Religion/belief and non-belief
I've created a Word Cloud based on the Belief in a Career project page:
I've found it a good way to reflect on the project: the challenges we faced and also the successes. A great experience.
I've been getting the resources together for the dissemination event next week. I had a very reassuring telephone discussion with Julie Sharma from Leicester College on how our projects will work together (with Pitra from Newcastle College) so that Religion, Belief and Non-Belief gets the focus it deserves.
My conclusion after working on this protected characteristic is that faith/no faith really does impact on career decision making and if we as advisers don't acknowledge that, we are really doing our customers a disservice.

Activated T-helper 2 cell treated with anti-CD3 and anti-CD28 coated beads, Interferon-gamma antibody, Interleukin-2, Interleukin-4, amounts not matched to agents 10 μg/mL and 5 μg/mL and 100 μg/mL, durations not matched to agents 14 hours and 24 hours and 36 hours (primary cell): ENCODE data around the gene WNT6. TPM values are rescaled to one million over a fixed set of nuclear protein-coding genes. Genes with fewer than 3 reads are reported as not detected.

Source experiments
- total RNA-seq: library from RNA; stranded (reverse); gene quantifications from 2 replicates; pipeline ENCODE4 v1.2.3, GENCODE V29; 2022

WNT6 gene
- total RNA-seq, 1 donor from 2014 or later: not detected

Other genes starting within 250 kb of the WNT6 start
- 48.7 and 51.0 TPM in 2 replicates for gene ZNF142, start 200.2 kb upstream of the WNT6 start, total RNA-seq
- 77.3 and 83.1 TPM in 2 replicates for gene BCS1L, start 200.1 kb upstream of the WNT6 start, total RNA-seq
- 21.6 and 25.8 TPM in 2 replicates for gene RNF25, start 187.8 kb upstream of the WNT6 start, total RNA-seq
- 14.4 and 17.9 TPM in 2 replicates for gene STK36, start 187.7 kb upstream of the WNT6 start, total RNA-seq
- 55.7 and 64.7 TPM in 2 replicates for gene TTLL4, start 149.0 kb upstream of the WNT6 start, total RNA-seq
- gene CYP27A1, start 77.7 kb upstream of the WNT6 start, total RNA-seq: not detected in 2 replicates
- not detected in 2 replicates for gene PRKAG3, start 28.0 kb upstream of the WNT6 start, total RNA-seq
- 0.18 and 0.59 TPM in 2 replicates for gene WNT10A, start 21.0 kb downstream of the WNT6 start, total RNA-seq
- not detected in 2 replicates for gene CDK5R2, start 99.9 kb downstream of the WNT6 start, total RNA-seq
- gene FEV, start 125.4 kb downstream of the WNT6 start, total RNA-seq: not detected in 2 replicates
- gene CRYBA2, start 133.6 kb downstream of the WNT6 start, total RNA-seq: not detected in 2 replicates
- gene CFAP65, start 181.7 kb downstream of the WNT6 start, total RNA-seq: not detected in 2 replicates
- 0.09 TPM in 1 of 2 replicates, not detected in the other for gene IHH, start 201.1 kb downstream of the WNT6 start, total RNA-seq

I do believe that the learning journey we have been on would be just as relevant to educators and other professionals so please, do come and speak to me at the dissemination events!
You also don't want to miss Julie's project 'All For One and One For All' and Pitra's 'Canny Faces of Newcastle'.
P.S. Many thanks to Pitra for lending me a display board for next week!
I had a fascinating discussion with a National Careers Adviser based in South London who identifies himself as a Christian.
He told me:
'My belief in the Bible and in God does have an impact on the way I deliver the service because I believe in going the extra mile and just really trying as much as possible to give the clients the best. I put myself in their shoes because that's what God would expect of me.'
He then told me about his experiences advising customers of various faiths including a Muslim who refused to apply for a 24+ Adult Learning Loan because it went against his faith. The adviser said to me:
'I found that very intriguing but I respected him because he wouldn't compromise his faith.'
The adviser gave another interesting example of a customer who wanted to be a medium. He said: